Saturday, June 10, 2017

'It was folly': Maine regiment's disastrous charge at Petersburg

Near the edge of a wood, the monument for the 1st Maine Heavy Artillery at Petersburg, Va.
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"Nine hundred men from Maine were we,
As brave and true,
As hot to do,
As any ever wore the blue.
Nine hundred men from Maine!
Where shall their like be found again?"

 -- The Charge of the Nine Hundred, unknown author, The First Maine Heavy Artillery, 1862-1865, published 1903.

Of all the Civil War battlefield monuments for individual regiments, perhaps none tell as stunning a story as the tall, granite monument for the 1st Maine Heavy Artillery at Petersburg, Va. Two large, bronze tablets -- one listing mortally wounded, the other  those killed outright -- honor the 241 soldiers who didn't survive the futile charge against Confederate works on June 18, 1864. In all, the regiment of nearly 900 soldiers suffered 632 casualties in about 10 to 20 minutes in the attack on Colquitt's Salient -- the greatest number of losses of any regiment in any single day of battle during the war.

All the death and maiming occurred in a little more than an acre.

Here are historical images -- as well as my own photos taken during a recent visit -- paired with words from those who were there that late-spring day in 1864:

The Heavies formed in this plank road before the assault began. The road no longer exists.
(The 1st Maine Heavy Artillery, 1862-1865)


Horace Shaw:
War-time image of
1st Maine Heavies office
In a post-war account, 1st Maine Heavy Artillery officer Horace Shaw described the prelude to the attack:

"The First Maine had been designated as the center or storming column. They were posted in a portion of the old Prince George Courthouse road, where that road made a sharp turn to the right, running northwest past old New Market Race Course and nearly parallel with the enemy's line of works, and about five hundred yards distant from them. At this point this road, partly a plank road [above], was dug into the ground, the dirt thrown up at the sides (a common method of making roads in Virginia), the embankments being covered with small trees and bushes a portion of the way, thus affording a good shelter from bullets and shell during the period of waiting for orders."

SOURCE: Shaw, Horace H. and House, Charles J., The First Maine Heavy Artillery, 1862-1865Portland, Maine, 1903.

                 PANORAMA: The remains of Colquitt's Salient, the Heavies' objective. 
                                         (Click at upper right for full-screen experience.)


Nearly 30 years after the battle, Joel Brown, a private in Company I of the 1st Maine Heavy Artillery, wrote a searing, and eloquent, account of the charge:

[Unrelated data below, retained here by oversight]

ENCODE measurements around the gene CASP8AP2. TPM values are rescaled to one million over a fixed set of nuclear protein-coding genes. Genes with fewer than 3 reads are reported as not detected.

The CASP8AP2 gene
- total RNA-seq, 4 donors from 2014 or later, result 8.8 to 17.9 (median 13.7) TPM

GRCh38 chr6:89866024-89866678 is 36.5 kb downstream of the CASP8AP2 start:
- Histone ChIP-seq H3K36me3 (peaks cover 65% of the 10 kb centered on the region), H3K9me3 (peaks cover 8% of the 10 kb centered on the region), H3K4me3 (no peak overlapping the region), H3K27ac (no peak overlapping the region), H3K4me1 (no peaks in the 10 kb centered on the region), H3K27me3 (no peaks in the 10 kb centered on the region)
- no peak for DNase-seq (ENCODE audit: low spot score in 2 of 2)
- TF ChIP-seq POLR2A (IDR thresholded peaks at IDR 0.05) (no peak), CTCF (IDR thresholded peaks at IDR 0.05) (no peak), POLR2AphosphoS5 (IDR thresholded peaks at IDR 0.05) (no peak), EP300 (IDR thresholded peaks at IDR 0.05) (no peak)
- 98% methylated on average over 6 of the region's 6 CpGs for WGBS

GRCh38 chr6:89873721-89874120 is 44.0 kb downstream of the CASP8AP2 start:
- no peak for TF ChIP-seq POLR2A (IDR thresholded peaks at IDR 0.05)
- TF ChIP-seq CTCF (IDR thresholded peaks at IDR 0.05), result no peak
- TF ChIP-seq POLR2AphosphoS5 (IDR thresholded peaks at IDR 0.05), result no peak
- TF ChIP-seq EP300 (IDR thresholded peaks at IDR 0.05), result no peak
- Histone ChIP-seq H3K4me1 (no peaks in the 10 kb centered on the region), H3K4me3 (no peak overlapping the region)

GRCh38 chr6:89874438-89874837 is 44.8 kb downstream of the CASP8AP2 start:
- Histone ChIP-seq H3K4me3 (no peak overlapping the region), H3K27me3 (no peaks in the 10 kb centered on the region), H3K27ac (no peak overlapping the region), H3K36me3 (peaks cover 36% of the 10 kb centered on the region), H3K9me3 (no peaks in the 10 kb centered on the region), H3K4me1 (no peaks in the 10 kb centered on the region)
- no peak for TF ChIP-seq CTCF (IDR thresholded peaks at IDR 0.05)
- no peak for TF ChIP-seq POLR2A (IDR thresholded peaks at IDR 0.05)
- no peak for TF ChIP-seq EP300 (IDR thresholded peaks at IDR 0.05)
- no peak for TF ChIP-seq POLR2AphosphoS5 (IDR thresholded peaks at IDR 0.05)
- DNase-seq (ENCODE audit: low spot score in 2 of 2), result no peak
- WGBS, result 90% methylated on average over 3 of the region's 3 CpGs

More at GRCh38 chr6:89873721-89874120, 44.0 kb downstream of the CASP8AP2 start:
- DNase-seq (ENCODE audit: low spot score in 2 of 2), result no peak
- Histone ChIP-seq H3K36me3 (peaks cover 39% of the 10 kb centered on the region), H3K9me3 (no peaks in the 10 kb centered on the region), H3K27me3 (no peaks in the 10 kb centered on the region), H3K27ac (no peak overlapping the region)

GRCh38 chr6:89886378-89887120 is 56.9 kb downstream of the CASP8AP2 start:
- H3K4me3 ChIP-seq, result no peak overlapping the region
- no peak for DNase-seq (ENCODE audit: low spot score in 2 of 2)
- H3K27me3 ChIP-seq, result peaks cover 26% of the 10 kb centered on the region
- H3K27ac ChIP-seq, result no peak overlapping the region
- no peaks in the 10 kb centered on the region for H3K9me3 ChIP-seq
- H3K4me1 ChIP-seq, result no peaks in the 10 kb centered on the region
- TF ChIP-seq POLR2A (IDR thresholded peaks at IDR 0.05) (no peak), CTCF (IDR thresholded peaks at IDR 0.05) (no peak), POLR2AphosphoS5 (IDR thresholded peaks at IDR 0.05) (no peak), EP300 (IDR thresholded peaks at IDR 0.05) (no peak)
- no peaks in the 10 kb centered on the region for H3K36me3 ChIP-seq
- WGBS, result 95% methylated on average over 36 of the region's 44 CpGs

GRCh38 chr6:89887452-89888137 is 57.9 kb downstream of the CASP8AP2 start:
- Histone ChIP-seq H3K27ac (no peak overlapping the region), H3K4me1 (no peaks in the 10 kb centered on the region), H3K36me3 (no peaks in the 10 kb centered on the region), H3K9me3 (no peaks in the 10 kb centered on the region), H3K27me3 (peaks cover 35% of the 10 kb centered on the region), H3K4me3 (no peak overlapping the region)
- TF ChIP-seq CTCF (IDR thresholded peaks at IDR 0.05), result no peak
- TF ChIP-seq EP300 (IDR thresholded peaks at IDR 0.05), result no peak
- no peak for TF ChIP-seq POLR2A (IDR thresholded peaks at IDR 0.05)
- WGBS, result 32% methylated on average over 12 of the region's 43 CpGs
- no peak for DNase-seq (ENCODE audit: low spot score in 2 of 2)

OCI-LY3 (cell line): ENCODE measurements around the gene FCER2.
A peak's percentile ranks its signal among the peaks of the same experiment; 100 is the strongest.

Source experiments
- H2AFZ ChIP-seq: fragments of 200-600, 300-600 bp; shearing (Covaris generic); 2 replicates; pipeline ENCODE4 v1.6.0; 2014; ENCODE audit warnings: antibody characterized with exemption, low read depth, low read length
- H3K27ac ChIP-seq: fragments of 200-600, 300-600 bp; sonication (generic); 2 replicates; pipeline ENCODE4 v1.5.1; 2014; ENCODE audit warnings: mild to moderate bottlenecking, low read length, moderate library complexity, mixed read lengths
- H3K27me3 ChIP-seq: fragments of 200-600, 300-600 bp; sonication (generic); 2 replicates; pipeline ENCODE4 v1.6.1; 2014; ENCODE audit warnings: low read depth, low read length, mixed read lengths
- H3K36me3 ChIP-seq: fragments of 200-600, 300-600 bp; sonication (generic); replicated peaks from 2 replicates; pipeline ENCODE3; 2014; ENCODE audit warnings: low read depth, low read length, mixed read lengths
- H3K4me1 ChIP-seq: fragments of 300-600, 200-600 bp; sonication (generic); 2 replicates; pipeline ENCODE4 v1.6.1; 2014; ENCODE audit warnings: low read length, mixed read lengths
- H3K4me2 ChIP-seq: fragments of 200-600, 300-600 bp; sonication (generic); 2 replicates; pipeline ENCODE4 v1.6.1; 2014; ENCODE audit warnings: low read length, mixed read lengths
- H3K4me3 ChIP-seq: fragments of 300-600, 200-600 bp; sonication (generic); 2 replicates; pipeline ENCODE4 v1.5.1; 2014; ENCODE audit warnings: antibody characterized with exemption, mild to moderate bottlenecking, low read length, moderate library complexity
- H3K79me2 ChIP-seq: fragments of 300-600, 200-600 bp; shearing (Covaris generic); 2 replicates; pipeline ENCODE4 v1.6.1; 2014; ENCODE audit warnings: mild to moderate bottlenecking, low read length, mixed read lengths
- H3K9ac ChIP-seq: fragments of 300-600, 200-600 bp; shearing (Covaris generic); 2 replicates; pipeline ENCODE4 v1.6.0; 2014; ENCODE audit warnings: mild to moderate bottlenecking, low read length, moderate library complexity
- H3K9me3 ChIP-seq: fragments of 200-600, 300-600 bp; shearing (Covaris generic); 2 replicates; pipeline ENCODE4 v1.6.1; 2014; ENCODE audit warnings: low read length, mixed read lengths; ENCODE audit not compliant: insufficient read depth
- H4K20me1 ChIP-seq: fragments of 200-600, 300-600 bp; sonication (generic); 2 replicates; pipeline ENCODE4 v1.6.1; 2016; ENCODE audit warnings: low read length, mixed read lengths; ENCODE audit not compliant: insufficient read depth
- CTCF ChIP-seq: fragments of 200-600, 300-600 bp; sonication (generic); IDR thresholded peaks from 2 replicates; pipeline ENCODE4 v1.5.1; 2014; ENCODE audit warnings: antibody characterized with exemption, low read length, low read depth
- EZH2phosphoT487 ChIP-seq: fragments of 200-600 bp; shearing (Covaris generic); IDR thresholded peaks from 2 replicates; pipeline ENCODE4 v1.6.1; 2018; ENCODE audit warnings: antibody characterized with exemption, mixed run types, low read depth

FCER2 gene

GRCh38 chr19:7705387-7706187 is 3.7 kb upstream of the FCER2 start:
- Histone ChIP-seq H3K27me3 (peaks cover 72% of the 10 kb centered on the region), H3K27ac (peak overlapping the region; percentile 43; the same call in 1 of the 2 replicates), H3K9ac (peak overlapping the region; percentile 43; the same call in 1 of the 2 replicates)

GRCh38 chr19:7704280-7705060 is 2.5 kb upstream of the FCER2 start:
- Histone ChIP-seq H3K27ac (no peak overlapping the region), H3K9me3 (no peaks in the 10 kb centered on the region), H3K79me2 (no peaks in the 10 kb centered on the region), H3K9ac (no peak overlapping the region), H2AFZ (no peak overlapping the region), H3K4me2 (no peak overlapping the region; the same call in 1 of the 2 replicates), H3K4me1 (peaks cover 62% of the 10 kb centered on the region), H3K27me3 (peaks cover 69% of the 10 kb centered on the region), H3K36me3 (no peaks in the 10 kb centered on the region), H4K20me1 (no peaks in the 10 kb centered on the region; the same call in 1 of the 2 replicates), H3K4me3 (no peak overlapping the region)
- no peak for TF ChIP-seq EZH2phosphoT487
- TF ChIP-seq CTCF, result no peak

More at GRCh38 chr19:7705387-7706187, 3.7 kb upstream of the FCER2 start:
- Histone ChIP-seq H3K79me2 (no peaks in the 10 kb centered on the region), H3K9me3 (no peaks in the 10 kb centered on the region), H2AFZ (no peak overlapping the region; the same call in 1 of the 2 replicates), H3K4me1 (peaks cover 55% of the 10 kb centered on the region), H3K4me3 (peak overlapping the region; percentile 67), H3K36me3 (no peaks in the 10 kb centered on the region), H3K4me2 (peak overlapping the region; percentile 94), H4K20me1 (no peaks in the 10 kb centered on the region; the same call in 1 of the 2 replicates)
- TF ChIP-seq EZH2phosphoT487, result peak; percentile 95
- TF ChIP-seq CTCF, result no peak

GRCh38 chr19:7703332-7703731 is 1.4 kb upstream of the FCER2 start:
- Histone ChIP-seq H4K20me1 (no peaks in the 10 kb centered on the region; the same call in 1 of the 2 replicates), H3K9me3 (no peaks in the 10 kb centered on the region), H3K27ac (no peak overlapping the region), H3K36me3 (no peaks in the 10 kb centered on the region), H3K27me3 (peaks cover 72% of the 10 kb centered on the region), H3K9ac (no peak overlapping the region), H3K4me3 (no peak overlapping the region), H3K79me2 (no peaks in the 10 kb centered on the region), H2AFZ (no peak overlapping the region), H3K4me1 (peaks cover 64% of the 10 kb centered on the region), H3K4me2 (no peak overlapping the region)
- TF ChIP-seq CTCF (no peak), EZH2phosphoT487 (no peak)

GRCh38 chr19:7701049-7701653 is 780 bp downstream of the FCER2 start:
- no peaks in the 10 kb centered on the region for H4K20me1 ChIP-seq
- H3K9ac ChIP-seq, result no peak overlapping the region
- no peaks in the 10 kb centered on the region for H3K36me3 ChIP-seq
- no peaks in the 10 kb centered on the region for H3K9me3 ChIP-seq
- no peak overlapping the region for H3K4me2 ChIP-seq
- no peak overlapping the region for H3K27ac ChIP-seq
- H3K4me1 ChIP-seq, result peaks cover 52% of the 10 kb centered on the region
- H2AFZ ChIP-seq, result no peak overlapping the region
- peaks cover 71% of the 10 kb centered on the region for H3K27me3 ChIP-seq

Private Joel Brown:
"What a sight
was before us ..."
"As we scrambled up out of the road, what a sight was before us: about ten or fifteen hundred yards away, across an open field having a little rise and covered with old corn stubble, were the rebel works, bristling with artillery, still as death, awaiting our onslaught. We had become somewhat broken in climbing up out of the road and the sight before us, together with a few stray shots from the sharpshooters along our front, did not tend to steady the line, so our old colonel [Daniel Chaplin], who was I believe, the coolest man that it would be possible to find, gave the command to halt, took his station as on dress parade, ordered his guides on a line, dressed up the regiment, and then put us through the manual of arms as quietly as though we were still in the defences of Washington, and all the while the bullets from the sharpshooters humming about his ears like bees. 

"Then came the word, 'Forward, Double Quick, Charge,' and with a wild cheer which seemed to me more like the bitter cry wrung out in a death agony, we sprang forward. I saw the works plainly before me. I saw the blinding flash of red flame run along the crest of those works and heard the deafening crash as the awful work began; then the air seemed filled with all the sounds it was possible for it to contain, the hiss of the deadly minie, the scream of the shell, the crackle, crash and roar of every conceivable missile, and through it all that red blaze along the crest of that work which we must cross, as we, with bowed heads, breasted that storm."

SOURCE: "The Charge of the Heavy Artillery" by Joel Brown, The Maine Bugle, April 1894.

          PANORAMA: The 1st Maine Heavies charged from right to left across this field.
                                    (Click at upper right for full-screen experience.)